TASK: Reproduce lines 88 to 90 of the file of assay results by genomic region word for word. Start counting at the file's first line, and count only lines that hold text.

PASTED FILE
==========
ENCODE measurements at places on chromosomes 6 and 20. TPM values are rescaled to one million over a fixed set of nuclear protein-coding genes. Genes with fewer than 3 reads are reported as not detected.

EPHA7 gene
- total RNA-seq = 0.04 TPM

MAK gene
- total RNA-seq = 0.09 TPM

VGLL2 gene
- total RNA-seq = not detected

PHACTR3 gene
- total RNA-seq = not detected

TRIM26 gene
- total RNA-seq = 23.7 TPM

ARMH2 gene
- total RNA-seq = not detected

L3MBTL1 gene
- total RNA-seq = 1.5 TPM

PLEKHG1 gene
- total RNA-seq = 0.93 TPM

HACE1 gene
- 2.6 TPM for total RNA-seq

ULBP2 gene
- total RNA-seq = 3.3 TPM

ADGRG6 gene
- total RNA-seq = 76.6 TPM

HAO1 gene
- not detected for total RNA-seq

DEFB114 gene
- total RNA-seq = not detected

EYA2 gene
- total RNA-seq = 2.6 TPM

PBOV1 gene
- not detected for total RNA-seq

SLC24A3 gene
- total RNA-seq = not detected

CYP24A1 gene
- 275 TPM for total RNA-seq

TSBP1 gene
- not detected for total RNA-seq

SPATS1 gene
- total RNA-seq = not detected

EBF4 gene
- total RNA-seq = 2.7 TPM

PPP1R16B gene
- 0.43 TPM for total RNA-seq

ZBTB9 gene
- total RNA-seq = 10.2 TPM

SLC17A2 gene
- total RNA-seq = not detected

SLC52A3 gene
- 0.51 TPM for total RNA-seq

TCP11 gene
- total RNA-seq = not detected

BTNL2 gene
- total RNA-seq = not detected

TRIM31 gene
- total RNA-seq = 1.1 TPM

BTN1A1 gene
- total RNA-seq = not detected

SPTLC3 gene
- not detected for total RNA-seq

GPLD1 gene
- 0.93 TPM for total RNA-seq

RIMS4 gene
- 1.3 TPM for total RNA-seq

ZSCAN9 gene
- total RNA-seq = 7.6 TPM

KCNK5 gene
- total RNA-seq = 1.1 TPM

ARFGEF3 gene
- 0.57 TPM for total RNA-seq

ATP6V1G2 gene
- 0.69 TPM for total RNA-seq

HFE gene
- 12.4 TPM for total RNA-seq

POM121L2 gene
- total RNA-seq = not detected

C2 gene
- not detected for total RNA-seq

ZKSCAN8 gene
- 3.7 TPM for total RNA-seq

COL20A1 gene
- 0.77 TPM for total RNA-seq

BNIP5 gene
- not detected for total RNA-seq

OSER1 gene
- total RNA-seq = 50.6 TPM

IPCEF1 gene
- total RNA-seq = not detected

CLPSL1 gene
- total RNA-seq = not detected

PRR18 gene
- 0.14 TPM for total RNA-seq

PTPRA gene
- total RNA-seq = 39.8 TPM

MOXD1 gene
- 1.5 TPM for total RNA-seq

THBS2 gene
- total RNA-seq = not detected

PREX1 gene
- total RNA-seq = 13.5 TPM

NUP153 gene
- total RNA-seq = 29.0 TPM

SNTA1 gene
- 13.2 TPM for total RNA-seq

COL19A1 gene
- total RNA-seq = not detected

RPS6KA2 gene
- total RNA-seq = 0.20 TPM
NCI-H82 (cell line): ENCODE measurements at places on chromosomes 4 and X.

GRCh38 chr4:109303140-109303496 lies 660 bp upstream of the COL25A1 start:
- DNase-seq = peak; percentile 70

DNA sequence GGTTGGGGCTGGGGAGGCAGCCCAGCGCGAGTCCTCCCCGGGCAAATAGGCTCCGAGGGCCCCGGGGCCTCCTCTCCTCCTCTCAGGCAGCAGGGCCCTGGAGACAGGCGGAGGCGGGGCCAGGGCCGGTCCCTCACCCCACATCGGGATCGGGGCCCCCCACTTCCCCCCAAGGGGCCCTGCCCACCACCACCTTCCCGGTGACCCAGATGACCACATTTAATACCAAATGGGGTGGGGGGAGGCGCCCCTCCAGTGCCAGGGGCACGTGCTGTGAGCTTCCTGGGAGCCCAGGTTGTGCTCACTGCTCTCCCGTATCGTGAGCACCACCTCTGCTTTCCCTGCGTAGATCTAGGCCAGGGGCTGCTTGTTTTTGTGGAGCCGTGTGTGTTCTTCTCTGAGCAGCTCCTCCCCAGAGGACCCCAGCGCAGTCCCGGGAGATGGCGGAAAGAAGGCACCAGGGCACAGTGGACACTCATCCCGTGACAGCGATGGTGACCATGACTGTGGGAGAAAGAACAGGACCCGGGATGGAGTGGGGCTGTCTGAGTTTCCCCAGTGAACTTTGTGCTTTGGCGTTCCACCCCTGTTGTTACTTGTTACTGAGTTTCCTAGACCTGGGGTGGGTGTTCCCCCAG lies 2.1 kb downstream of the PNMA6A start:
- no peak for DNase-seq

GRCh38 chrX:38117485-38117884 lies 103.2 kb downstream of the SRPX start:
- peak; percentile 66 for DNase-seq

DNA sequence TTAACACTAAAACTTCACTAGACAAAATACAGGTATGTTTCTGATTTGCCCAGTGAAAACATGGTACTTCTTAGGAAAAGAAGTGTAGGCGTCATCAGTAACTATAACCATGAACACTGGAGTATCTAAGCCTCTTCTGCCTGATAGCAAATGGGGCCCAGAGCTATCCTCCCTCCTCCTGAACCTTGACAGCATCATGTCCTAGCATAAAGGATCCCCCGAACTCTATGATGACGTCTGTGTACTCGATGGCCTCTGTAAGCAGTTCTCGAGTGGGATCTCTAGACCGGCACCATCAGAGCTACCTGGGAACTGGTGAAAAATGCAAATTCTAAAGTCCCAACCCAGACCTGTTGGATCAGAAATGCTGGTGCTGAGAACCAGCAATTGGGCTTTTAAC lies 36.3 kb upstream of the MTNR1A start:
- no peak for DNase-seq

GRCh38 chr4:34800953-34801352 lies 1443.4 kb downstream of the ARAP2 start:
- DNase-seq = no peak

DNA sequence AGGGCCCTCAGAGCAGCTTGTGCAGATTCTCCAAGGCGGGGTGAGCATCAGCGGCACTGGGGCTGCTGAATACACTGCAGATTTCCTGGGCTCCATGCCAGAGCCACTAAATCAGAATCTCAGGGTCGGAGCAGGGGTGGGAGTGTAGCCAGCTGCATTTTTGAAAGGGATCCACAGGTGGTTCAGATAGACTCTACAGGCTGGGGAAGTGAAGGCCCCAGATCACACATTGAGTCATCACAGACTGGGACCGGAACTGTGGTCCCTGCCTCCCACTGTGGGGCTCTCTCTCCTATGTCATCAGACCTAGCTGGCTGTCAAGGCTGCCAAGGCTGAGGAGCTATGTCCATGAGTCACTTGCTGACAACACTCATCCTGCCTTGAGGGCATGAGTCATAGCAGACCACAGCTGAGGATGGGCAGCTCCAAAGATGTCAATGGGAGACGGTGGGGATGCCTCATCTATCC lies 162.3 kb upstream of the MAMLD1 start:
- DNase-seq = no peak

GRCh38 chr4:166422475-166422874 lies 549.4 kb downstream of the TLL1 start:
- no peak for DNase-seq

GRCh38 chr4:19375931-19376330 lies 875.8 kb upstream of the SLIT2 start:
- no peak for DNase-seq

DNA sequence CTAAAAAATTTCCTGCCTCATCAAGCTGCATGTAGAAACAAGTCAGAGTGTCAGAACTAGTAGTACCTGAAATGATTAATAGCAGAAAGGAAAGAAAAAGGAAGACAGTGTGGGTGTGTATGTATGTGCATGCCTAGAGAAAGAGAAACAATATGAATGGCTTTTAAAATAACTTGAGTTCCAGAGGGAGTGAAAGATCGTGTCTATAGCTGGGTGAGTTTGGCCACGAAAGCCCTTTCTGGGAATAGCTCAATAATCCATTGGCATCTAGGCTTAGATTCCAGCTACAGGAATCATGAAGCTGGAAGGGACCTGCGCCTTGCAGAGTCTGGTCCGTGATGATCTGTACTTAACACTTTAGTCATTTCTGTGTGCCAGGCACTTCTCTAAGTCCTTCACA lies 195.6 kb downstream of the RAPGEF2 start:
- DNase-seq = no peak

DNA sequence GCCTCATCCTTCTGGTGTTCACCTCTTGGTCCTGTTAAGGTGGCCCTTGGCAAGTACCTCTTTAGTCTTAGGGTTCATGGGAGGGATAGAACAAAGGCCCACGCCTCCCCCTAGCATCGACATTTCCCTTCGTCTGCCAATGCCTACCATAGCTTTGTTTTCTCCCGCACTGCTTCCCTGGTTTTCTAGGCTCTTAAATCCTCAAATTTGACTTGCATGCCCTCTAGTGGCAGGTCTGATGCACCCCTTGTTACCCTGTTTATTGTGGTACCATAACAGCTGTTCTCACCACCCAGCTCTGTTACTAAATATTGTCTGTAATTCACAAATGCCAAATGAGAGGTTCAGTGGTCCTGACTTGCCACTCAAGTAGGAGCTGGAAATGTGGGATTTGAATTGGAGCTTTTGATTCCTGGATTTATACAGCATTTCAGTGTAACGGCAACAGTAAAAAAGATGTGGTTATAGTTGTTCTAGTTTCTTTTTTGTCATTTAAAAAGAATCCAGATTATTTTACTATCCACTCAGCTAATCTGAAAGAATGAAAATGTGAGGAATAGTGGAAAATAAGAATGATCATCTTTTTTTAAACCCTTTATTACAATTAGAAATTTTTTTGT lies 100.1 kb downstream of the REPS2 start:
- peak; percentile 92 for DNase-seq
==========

CLPSL1 gene
- total RNA-seq = not detected

PRR18 gene